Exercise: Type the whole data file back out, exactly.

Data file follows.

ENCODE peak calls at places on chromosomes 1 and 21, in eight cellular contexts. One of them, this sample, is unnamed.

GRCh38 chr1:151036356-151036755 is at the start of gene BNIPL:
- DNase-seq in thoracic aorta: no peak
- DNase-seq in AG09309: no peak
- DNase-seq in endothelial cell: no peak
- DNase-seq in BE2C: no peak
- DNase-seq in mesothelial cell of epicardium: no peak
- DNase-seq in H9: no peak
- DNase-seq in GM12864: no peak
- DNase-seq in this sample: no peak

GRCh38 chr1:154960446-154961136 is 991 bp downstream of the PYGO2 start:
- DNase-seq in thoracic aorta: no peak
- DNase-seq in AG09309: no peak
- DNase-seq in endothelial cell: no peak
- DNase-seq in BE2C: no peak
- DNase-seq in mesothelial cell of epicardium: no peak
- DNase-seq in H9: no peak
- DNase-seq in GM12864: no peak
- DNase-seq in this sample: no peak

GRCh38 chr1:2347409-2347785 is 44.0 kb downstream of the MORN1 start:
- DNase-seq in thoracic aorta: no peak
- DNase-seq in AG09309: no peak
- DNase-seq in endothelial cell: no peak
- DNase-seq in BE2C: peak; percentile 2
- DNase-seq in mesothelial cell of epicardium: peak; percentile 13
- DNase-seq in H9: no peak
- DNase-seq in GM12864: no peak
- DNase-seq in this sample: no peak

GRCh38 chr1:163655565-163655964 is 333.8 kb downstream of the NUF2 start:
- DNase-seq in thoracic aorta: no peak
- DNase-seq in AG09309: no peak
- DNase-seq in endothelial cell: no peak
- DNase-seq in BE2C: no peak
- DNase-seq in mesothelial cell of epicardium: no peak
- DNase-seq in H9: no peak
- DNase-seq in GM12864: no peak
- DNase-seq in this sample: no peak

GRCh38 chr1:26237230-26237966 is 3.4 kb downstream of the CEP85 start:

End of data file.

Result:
ENCODE peak calls at places on chromosomes 1 and 21, in eight cellular contexts. One of them, this sample, is unnamed.

GRCh38 chr1:151036356-151036755 is at the start of gene BNIPL:
- DNase-seq in thoracic aorta: no peak
- DNase-seq in AG09309: no peak
- DNase-seq in endothelial cell: no peak
- DNase-seq in BE2C: no peak
- DNase-seq in mesothelial cell of epicardium: no peak
- DNase-seq in H9: no peak
- DNase-seq in GM12864: no peak
- DNase-seq in this sample: no peak

GRCh38 chr1:154960446-154961136 is 991 bp downstream of the PYGO2 start:
- DNase-seq in thoracic aorta: no peak
- DNase-seq in AG09309: no peak
- DNase-seq in endothelial cell: no peak
- DNase-seq in BE2C: no peak
- DNase-seq in mesothelial cell of epicardium: no peak
- DNase-seq in H9: no peak
- DNase-seq in GM12864: no peak
- DNase-seq in this sample: no peak

GRCh38 chr1:2347409-2347785 is 44.0 kb downstream of the MORN1 start:
- DNase-seq in thoracic aorta: no peak
- DNase-seq in AG09309: no peak
- DNase-seq in endothelial cell: no peak
- DNase-seq in BE2C: peak; percentile 2
- DNase-seq in mesothelial cell of epicardium: peak; percentile 13
- DNase-seq in H9: no peak
- DNase-seq in GM12864: no peak
- DNase-seq in this sample: no peak

GRCh38 chr1:163655565-163655964 is 333.8 kb downstream of the NUF2 start:
- DNase-seq in thoracic aorta: no peak
- DNase-seq in AG09309: no peak
- DNase-seq in endothelial cell: no peak
- DNase-seq in BE2C: no peak
- DNase-seq in mesothelial cell of epicardium: no peak
- DNase-seq in H9: no peak
- DNase-seq in GM12864: no peak
- DNase-seq in this sample: no peak

GRCh38 chr1:26237230-26237966 is 3.4 kb downstream of the CEP85 start: